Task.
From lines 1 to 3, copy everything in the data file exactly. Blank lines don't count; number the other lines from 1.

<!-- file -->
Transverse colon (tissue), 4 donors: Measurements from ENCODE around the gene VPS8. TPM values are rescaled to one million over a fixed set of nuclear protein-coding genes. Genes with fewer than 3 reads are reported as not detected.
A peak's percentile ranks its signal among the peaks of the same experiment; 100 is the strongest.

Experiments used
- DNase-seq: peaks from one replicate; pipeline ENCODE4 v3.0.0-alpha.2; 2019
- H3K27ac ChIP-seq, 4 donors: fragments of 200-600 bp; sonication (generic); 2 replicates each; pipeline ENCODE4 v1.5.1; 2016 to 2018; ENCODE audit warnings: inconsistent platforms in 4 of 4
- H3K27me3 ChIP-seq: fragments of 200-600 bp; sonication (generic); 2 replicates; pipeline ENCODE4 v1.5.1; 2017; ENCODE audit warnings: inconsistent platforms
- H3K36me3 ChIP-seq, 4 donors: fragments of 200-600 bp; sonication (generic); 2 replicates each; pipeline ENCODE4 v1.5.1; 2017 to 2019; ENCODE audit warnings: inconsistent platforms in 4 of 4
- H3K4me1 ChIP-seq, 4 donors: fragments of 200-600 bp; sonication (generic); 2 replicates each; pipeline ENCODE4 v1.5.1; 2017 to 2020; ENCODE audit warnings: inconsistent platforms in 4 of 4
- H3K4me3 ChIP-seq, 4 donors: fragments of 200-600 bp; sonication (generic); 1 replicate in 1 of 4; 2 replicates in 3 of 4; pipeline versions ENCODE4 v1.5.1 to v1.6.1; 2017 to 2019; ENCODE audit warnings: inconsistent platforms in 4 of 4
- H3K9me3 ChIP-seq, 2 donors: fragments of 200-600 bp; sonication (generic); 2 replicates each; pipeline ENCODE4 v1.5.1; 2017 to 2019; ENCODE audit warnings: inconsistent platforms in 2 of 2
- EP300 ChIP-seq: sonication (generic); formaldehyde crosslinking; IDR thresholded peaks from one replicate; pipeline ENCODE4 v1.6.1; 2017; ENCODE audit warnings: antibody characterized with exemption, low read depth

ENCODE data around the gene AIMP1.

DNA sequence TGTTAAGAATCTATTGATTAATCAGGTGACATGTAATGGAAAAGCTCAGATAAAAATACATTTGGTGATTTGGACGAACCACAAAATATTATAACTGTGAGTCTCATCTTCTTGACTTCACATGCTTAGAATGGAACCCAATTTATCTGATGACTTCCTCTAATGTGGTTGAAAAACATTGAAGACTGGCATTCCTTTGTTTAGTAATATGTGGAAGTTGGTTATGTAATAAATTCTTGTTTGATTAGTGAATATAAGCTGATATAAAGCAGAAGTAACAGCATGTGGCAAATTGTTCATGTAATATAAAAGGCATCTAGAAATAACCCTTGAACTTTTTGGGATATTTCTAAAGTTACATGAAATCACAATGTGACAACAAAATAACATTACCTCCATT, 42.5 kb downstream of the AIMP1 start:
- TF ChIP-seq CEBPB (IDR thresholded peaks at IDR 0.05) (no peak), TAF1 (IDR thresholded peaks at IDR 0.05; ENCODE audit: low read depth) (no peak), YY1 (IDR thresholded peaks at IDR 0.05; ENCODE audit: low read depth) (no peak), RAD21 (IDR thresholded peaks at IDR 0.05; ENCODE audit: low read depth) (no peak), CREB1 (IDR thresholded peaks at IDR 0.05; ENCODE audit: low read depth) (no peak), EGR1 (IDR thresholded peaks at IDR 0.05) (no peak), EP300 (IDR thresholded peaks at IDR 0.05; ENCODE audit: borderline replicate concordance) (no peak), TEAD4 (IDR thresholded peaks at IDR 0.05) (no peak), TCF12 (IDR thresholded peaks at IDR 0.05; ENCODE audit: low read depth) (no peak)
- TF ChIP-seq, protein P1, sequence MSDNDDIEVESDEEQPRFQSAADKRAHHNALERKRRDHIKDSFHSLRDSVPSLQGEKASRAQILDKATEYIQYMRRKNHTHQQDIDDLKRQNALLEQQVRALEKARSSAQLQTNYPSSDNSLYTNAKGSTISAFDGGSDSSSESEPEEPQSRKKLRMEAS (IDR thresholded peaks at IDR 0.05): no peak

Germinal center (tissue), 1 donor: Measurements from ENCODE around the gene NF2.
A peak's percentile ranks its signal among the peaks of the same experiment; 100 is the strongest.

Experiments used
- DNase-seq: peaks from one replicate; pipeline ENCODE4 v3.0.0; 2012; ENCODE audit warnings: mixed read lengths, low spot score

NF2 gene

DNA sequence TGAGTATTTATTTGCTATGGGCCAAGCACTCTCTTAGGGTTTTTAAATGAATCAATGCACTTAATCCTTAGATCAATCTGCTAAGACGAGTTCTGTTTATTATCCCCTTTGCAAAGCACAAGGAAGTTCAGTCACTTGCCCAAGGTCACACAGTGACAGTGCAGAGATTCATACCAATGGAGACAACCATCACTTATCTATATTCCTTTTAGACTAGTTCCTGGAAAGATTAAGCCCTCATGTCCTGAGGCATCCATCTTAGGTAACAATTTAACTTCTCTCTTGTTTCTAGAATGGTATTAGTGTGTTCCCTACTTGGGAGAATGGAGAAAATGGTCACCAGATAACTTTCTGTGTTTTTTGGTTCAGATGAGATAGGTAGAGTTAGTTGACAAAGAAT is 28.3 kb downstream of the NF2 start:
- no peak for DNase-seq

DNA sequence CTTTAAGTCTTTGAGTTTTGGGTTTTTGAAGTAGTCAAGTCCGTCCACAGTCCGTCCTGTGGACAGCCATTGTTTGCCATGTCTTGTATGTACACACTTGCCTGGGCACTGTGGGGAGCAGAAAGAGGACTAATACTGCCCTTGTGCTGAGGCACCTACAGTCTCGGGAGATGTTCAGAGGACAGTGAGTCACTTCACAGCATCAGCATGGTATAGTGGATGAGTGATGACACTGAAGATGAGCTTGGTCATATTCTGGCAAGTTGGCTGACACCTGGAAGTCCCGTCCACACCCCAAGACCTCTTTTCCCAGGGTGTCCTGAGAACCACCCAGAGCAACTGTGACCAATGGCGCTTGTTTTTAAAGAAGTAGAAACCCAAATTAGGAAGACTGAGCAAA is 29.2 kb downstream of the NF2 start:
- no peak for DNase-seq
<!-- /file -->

Transverse colon (tissue), 4 donors: Measurements from ENCODE around the gene VPS8. TPM values are rescaled to one million over a fixed set of nuclear protein-coding genes. Genes with fewer than 3 reads are reported as not detected.
A peak's percentile ranks its signal among the peaks of the same experiment; 100 is the strongest.

Experiments used